Theatre of the Absurd generally dates back to the production of plays by Beckett and his disciples (acknowledged and unacknowledged). However, a few scholars have begun researching for absurdity in the works of Shakespeare as well; and, frankly, they and their research are not my concerns for the hour. I am trying to draw your attention to a specific work by Beckett, that perhaps led to the formation of the very idea of absurd plays, Waiting for Godot. Have you read it? Have you at least heard of it, if not read? If yes is the answer to any of the two questions, you are the ideal candidate to read this article and ponder on the ideas I try to bring to your attention.
In Beckett’s Waiting for Godot, there is an uncertainty that lingers everywhere. There is the gloom that overpowers imagination for a better time. The characters, Vladimir and Estragon, and the others that appear when their arrival was scheduled by the dramatist are not very certain about what they are doing. However, they do what they do and they do what they do with a conviction that raises the bars of absurdity. Nevertheless, today, if we try to place the artwork created by Samuel Beckett somewhere between 1948 and 1949 on the canvas that we have in front of us, the year 2020 which has proved to be the year of massive piles of uncertainty and sorrows, don’t we see hope? If you pay attention, you will see what we are trying to do here.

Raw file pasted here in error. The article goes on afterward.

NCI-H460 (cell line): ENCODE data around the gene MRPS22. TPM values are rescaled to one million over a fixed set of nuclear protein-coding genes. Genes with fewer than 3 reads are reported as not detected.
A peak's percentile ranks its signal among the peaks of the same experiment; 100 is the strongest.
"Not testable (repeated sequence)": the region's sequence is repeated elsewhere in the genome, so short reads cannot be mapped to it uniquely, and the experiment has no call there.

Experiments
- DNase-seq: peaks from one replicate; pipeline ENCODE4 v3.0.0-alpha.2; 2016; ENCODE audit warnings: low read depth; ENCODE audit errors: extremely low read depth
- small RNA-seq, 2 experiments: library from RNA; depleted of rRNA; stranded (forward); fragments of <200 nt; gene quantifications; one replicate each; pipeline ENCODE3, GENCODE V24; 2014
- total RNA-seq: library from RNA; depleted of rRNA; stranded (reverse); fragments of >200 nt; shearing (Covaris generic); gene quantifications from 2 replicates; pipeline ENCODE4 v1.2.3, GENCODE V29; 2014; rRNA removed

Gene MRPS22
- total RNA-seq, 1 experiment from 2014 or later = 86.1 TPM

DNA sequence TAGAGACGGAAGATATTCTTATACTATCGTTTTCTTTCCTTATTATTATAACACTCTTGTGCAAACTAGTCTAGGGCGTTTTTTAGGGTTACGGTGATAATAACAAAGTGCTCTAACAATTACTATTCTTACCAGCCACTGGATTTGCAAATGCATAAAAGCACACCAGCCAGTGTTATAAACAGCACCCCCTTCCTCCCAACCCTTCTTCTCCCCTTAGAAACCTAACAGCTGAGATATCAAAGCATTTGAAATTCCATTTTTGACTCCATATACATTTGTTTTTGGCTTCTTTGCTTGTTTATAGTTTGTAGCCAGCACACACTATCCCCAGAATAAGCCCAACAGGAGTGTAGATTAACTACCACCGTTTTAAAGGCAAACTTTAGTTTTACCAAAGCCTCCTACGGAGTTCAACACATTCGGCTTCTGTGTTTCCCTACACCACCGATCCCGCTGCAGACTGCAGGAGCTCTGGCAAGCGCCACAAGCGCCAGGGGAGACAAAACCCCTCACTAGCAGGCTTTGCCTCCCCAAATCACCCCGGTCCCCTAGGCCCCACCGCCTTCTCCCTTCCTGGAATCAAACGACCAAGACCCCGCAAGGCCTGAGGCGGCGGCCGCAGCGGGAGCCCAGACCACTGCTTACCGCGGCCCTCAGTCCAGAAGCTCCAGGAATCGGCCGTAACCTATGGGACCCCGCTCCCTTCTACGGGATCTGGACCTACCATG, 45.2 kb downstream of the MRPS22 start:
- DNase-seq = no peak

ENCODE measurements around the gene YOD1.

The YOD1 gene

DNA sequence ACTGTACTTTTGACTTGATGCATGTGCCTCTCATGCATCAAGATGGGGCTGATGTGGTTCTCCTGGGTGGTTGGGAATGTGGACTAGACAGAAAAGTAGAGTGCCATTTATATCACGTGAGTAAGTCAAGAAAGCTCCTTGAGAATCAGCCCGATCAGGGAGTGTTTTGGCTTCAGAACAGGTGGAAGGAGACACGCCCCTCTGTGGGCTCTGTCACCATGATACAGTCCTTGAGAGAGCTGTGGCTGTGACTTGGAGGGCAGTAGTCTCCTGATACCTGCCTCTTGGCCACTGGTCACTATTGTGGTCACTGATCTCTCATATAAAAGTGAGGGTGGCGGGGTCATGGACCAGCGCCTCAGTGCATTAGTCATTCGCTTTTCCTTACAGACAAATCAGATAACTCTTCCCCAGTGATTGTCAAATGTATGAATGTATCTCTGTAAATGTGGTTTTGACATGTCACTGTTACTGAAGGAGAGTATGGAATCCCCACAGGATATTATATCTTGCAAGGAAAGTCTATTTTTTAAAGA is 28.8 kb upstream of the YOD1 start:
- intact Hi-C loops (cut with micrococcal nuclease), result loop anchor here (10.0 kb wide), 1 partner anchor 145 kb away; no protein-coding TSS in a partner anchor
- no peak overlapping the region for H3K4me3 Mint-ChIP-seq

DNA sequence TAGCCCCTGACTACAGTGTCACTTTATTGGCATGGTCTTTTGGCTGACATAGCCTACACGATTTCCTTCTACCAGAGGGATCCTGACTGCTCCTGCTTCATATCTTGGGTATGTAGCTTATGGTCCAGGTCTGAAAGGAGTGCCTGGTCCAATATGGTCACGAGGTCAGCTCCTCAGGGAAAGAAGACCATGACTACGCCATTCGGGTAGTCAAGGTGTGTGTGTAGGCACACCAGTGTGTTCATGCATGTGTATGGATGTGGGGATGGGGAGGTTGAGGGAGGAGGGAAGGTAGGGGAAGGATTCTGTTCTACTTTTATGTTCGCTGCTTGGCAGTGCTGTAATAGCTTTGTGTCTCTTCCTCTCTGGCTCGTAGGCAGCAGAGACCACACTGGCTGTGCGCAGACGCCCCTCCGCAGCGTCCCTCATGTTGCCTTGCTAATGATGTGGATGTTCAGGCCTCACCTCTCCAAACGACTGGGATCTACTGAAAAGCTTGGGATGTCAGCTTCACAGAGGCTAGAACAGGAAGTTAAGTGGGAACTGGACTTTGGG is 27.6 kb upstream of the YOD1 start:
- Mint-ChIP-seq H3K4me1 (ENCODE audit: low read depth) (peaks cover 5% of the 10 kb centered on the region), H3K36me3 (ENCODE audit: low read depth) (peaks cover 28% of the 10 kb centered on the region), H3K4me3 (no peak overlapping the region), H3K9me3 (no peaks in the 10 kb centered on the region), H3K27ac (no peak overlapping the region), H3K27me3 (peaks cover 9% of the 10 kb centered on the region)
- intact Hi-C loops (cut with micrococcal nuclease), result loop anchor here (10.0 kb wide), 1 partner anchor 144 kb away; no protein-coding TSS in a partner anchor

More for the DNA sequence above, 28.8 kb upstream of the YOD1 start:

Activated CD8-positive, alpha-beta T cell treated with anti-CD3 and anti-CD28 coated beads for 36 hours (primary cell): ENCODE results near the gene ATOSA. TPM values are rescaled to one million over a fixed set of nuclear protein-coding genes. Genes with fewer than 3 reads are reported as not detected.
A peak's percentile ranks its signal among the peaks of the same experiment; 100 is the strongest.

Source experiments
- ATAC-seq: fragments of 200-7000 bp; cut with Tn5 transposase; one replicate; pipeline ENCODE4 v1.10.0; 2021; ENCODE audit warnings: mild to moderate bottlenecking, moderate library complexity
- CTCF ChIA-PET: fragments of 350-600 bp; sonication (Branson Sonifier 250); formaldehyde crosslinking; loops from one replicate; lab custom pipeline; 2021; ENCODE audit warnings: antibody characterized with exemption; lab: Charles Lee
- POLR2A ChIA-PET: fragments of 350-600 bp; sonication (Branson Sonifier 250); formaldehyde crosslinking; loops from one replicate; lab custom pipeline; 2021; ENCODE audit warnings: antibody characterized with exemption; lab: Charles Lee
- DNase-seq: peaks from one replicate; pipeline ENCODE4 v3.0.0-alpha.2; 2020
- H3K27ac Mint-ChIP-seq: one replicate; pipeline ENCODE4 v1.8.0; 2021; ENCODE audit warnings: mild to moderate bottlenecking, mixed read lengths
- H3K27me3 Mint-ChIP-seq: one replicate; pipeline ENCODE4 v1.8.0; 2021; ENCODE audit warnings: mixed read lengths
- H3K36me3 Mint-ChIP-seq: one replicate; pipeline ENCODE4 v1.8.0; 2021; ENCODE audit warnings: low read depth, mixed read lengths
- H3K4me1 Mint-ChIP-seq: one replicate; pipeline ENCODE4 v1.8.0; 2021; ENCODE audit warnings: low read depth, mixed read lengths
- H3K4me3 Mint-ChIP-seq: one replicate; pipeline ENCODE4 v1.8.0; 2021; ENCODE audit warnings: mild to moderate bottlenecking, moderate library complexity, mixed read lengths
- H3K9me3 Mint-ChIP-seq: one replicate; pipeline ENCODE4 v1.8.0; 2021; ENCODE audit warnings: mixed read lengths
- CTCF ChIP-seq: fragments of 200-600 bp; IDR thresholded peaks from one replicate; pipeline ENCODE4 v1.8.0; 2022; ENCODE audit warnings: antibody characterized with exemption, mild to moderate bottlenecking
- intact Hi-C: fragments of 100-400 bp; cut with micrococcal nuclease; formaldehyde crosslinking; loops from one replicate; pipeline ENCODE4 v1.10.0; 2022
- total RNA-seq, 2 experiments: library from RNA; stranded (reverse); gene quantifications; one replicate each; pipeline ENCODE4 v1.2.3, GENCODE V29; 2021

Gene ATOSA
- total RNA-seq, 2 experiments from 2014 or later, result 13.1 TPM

The condition here:
We don’t know when the schools will reopen. We have no idea when corporate buildings will begin functioning with normality. We don’t know when the supermarkets will be there catering to our needs for normal shopping waves. We are entirely uncertain when our recreation resources will be back – football, cricket, baseball, basketball, F1 racing, Moto GP, Bollywood, Hollywood and so on… however, aren’t we hanging there? Aren’t we having hopes? Aren’t we enjoying the life or just trying to enjoy the life with a conviction that we can be back to normal, and we will be… sooner or later? You should agree, fully or partially, that this is our condition, in short, today.
The condition in the play:
Vladimir and Estragon are two strangers. They are also two friends. They are waiting for something. They don’t know what are they waiting for. However, they are waiting for something, someone or uncertainty to become certain. They are waiting. They meet certain strangers. They talk. They move here and there. They sit where they were. They try to hang themselves. However, they are waiting constantly. Without any second thoughts, they are waiting for someone.
Isn’t it the same? Aren’t we acting exactly like Vladimir and Estragon? Aren’t we waiting incessantly for something? We are waiting for things to become normal again. We need to wait because we cannot do anything. And therefore, we have become many pieces of Vladimir and Estragon holding together our hopes and faith that someone or something will come and rescue our sinking ship of 2020-the-year.
by a contributor, Literature News